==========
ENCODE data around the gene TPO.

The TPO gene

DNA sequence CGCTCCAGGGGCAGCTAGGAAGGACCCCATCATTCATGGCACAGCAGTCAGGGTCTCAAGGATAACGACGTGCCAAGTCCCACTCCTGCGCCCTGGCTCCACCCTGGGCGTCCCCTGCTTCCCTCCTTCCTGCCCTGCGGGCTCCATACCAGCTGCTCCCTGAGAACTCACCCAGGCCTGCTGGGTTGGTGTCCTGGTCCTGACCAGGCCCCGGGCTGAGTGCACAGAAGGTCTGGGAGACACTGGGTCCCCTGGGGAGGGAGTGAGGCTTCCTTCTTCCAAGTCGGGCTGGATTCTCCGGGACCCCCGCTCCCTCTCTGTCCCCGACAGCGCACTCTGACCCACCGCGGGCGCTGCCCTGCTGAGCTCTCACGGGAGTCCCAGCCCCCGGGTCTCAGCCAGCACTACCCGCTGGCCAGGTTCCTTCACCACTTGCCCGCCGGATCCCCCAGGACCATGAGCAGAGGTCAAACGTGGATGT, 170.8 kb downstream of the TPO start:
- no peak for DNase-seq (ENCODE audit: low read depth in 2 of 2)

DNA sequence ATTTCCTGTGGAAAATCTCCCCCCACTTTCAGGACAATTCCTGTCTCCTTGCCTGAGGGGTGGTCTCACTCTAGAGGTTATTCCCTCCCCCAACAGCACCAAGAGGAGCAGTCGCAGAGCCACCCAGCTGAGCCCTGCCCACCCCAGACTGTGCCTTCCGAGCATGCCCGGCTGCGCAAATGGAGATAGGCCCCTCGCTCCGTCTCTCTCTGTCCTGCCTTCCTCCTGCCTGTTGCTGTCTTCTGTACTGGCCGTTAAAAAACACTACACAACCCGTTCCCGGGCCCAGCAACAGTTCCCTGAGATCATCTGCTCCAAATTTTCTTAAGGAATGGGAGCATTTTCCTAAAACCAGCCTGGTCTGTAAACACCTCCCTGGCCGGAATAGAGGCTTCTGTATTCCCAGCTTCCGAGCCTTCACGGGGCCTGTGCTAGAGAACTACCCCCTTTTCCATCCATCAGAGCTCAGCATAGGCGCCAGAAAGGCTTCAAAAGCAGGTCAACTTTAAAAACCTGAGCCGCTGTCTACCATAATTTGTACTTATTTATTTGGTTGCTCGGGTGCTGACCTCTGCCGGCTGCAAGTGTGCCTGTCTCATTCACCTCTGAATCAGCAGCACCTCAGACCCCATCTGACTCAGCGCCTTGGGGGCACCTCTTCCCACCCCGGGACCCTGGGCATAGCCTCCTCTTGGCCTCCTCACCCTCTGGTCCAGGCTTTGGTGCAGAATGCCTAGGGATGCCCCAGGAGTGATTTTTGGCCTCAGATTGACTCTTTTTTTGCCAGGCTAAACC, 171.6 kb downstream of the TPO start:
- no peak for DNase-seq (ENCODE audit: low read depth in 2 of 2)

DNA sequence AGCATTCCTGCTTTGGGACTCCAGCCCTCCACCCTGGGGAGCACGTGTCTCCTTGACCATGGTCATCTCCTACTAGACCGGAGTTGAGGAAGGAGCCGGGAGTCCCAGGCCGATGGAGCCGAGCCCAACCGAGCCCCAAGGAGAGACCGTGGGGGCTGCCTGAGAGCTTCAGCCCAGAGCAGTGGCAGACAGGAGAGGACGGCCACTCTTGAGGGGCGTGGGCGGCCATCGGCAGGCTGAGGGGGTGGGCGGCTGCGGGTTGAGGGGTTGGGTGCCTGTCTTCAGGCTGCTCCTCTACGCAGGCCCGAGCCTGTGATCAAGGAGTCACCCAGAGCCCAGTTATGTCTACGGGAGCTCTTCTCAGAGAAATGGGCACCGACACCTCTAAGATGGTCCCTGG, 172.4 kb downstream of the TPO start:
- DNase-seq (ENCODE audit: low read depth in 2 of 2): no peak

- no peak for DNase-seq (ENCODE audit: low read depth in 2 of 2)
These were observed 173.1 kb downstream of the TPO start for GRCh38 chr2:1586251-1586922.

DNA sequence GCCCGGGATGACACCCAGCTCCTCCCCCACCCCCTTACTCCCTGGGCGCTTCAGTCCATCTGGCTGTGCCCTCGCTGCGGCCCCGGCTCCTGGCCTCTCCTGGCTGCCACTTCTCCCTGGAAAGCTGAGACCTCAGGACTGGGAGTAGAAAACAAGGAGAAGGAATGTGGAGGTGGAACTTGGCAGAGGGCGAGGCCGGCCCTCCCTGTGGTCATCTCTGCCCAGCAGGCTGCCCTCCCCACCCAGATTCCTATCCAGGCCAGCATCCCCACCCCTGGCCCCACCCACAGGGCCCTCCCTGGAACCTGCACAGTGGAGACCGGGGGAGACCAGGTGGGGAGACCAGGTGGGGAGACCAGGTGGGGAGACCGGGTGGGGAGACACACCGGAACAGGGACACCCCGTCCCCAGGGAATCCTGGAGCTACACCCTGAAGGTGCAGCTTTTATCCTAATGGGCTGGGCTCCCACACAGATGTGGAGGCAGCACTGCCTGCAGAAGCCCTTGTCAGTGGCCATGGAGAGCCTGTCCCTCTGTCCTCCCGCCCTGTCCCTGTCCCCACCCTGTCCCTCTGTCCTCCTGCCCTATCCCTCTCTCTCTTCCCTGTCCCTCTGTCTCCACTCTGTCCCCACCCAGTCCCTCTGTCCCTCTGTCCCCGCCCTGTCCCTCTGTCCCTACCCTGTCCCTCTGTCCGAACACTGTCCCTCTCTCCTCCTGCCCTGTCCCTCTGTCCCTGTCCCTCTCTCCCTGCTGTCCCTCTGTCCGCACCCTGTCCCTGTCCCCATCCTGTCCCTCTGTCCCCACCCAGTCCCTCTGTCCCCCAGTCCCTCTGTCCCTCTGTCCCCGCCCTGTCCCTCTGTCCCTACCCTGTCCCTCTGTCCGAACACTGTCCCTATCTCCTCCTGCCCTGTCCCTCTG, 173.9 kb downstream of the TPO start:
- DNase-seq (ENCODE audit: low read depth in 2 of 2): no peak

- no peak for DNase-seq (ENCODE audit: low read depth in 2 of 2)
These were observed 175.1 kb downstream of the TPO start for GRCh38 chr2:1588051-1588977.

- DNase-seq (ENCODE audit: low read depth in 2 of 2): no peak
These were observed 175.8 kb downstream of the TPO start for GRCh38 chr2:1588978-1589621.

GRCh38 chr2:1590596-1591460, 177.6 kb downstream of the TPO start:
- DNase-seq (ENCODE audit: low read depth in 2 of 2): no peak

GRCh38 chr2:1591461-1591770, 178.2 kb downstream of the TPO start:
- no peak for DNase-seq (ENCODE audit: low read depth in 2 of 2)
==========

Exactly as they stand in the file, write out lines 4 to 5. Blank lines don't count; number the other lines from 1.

- no peak for DNase-seq (ENCODE audit: low read depth in 2 of 2)

DNA sequence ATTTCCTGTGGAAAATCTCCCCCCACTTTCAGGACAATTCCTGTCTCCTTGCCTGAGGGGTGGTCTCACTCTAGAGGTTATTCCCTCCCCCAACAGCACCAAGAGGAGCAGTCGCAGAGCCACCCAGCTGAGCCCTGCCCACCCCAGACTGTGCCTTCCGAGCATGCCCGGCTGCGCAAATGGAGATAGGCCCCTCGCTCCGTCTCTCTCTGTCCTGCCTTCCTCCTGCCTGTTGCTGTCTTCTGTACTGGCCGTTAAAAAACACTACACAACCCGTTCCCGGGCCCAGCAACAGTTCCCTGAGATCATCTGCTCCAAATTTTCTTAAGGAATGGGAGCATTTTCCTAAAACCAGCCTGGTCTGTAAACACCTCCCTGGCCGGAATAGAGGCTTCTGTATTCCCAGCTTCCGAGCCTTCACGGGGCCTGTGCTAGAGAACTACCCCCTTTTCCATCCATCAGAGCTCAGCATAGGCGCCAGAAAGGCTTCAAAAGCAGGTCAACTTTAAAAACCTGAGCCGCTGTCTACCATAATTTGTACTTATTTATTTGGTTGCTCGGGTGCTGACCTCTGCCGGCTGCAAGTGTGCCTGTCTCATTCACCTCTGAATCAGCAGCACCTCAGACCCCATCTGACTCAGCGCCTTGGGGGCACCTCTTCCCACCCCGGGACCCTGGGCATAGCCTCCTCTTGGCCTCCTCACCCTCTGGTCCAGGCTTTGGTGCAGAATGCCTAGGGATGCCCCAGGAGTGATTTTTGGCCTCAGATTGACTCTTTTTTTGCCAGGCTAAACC, 171.6 kb downstream of the TPO start: